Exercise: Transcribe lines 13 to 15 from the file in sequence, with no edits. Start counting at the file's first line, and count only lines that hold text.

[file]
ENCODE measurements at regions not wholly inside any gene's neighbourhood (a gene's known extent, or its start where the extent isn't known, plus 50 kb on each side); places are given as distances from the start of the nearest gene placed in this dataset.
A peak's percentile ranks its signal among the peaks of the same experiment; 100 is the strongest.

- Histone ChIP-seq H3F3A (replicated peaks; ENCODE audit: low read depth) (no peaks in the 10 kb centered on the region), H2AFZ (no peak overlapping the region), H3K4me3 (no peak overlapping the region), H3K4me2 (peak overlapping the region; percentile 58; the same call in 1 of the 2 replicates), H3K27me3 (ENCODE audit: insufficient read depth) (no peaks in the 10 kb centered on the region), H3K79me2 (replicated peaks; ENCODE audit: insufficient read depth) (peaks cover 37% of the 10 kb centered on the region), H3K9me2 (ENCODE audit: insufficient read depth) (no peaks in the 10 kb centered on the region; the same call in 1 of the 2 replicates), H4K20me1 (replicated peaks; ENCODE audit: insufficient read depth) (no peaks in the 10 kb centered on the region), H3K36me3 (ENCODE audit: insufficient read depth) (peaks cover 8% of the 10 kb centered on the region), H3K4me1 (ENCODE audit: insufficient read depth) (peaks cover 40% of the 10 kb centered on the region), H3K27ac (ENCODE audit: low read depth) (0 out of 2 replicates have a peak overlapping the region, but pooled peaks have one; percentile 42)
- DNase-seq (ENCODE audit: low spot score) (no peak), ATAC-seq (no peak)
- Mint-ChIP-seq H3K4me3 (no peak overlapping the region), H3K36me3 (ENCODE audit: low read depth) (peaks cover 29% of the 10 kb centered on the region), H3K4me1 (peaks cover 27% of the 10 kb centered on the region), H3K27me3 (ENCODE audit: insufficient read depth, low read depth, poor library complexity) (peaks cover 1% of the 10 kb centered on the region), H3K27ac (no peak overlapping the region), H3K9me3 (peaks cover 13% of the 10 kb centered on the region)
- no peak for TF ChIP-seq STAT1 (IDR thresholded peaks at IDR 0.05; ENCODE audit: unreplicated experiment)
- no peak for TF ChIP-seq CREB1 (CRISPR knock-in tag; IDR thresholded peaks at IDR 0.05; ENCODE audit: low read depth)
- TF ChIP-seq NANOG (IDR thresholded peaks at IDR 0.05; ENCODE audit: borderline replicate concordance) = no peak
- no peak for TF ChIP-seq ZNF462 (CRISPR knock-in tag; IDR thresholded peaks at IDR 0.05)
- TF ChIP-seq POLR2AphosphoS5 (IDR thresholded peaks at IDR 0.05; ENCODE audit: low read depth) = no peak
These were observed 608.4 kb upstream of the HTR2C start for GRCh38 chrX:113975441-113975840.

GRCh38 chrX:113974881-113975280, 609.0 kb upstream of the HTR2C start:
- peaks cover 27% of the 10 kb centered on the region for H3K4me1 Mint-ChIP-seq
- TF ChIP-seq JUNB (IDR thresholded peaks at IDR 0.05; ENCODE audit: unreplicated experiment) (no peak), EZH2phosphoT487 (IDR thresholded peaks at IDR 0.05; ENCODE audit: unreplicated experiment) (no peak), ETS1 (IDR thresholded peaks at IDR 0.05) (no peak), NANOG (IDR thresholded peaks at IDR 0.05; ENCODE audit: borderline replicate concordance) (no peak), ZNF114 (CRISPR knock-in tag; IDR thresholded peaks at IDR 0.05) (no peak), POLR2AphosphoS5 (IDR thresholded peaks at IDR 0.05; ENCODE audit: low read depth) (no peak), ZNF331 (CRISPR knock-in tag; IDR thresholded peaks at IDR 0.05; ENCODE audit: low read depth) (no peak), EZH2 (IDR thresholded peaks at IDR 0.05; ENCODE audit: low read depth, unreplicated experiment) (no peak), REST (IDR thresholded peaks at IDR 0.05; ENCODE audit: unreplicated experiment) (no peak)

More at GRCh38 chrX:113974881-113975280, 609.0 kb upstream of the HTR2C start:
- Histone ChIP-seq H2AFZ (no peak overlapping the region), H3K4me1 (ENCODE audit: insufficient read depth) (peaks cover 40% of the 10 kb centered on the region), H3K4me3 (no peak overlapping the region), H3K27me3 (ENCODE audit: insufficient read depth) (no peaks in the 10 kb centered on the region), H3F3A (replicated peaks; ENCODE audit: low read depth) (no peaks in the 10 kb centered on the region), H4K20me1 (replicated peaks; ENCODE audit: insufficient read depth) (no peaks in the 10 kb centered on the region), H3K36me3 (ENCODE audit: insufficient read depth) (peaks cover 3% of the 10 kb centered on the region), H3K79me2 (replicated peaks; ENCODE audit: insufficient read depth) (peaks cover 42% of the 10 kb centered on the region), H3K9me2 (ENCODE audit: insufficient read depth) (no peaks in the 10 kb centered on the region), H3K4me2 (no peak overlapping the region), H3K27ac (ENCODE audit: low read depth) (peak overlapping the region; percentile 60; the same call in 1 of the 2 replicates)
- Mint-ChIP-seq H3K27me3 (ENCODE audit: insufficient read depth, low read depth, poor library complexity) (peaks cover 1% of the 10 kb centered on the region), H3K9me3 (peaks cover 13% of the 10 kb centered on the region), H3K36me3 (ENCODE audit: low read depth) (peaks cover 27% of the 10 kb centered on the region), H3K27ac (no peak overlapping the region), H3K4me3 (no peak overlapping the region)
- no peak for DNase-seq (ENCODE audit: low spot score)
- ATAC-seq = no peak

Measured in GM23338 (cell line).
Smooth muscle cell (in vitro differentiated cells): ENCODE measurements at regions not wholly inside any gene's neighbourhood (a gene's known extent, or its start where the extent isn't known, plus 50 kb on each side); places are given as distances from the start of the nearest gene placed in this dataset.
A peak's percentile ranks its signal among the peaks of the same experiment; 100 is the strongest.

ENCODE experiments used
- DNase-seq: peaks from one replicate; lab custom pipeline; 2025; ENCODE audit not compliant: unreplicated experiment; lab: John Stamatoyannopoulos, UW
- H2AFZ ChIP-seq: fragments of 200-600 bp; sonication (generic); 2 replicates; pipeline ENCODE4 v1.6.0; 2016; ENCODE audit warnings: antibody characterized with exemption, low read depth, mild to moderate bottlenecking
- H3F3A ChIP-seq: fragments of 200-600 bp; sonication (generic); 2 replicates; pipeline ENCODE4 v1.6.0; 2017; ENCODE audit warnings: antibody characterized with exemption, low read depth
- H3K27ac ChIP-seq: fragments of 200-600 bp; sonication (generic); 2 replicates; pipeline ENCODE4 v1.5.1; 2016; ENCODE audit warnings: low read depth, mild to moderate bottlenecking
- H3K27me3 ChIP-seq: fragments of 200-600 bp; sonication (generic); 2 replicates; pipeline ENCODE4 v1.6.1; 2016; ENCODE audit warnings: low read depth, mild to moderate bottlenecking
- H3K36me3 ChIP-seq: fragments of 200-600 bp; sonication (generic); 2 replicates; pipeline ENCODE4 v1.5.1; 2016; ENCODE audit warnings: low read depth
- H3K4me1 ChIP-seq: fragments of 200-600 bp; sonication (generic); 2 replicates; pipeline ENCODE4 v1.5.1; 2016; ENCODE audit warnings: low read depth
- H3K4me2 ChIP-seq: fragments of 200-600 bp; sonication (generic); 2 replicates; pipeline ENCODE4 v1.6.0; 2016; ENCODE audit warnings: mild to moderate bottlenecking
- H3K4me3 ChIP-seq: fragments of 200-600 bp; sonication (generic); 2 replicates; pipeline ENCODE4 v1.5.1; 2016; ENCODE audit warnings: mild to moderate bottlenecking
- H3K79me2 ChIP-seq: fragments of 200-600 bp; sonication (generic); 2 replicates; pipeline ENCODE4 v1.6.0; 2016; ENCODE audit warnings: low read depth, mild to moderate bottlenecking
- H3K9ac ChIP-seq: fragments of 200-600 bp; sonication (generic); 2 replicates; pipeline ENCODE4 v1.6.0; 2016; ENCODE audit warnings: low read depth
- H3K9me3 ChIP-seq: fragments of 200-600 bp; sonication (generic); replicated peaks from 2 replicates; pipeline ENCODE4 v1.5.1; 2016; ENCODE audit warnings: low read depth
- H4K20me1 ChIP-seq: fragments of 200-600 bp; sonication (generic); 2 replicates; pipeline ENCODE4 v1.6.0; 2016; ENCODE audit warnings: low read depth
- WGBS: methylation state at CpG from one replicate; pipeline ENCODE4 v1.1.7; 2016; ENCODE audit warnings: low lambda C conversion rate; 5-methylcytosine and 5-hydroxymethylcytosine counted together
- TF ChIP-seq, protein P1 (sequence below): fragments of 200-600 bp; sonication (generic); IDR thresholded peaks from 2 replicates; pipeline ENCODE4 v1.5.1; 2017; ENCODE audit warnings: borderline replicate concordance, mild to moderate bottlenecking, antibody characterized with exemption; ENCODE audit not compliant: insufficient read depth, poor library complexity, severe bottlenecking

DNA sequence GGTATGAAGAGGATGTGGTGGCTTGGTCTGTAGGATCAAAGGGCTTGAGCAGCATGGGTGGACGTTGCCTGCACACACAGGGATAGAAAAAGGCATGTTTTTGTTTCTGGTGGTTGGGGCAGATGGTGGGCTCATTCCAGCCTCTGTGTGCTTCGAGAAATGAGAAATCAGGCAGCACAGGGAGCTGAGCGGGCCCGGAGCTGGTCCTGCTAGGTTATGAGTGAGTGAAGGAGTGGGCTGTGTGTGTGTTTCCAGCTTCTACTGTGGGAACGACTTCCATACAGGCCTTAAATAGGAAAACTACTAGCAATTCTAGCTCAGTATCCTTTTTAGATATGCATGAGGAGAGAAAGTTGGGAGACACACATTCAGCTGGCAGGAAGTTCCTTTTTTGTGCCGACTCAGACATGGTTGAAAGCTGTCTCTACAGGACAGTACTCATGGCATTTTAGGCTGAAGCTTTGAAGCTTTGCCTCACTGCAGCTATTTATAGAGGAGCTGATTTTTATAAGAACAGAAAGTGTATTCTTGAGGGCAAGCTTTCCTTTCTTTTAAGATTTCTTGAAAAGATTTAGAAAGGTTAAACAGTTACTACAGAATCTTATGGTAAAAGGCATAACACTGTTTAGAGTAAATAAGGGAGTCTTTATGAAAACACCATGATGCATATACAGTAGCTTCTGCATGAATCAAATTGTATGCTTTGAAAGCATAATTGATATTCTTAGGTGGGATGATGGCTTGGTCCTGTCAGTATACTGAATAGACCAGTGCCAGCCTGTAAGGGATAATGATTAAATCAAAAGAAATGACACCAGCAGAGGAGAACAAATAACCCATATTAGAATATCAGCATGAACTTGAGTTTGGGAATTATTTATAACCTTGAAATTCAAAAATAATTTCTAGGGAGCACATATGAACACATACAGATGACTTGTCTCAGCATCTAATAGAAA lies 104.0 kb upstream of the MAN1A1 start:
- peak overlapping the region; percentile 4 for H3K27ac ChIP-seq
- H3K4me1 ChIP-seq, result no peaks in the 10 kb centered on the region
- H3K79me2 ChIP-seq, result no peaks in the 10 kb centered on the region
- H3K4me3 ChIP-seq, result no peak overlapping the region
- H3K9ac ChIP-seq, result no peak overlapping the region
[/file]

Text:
- peaks cover 27% of the 10 kb centered on the region for H3K4me1 Mint-ChIP-seq
- TF ChIP-seq JUNB (IDR thresholded peaks at IDR 0.05; ENCODE audit: unreplicated experiment) (no peak), EZH2phosphoT487 (IDR thresholded peaks at IDR 0.05; ENCODE audit: unreplicated experiment) (no peak), ETS1 (IDR thresholded peaks at IDR 0.05) (no peak), NANOG (IDR thresholded peaks at IDR 0.05; ENCODE audit: borderline replicate concordance) (no peak), ZNF114 (CRISPR knock-in tag; IDR thresholded peaks at IDR 0.05) (no peak), POLR2AphosphoS5 (IDR thresholded peaks at IDR 0.05; ENCODE audit: low read depth) (no peak), ZNF331 (CRISPR knock-in tag; IDR thresholded peaks at IDR 0.05; ENCODE audit: low read depth) (no peak), EZH2 (IDR thresholded peaks at IDR 0.05; ENCODE audit: low read depth, unreplicated experiment) (no peak), REST (IDR thresholded peaks at IDR 0.05; ENCODE audit: unreplicated experiment) (no peak)

More at GRCh38 chrX:113974881-113975280, 609.0 kb upstream of the HTR2C start: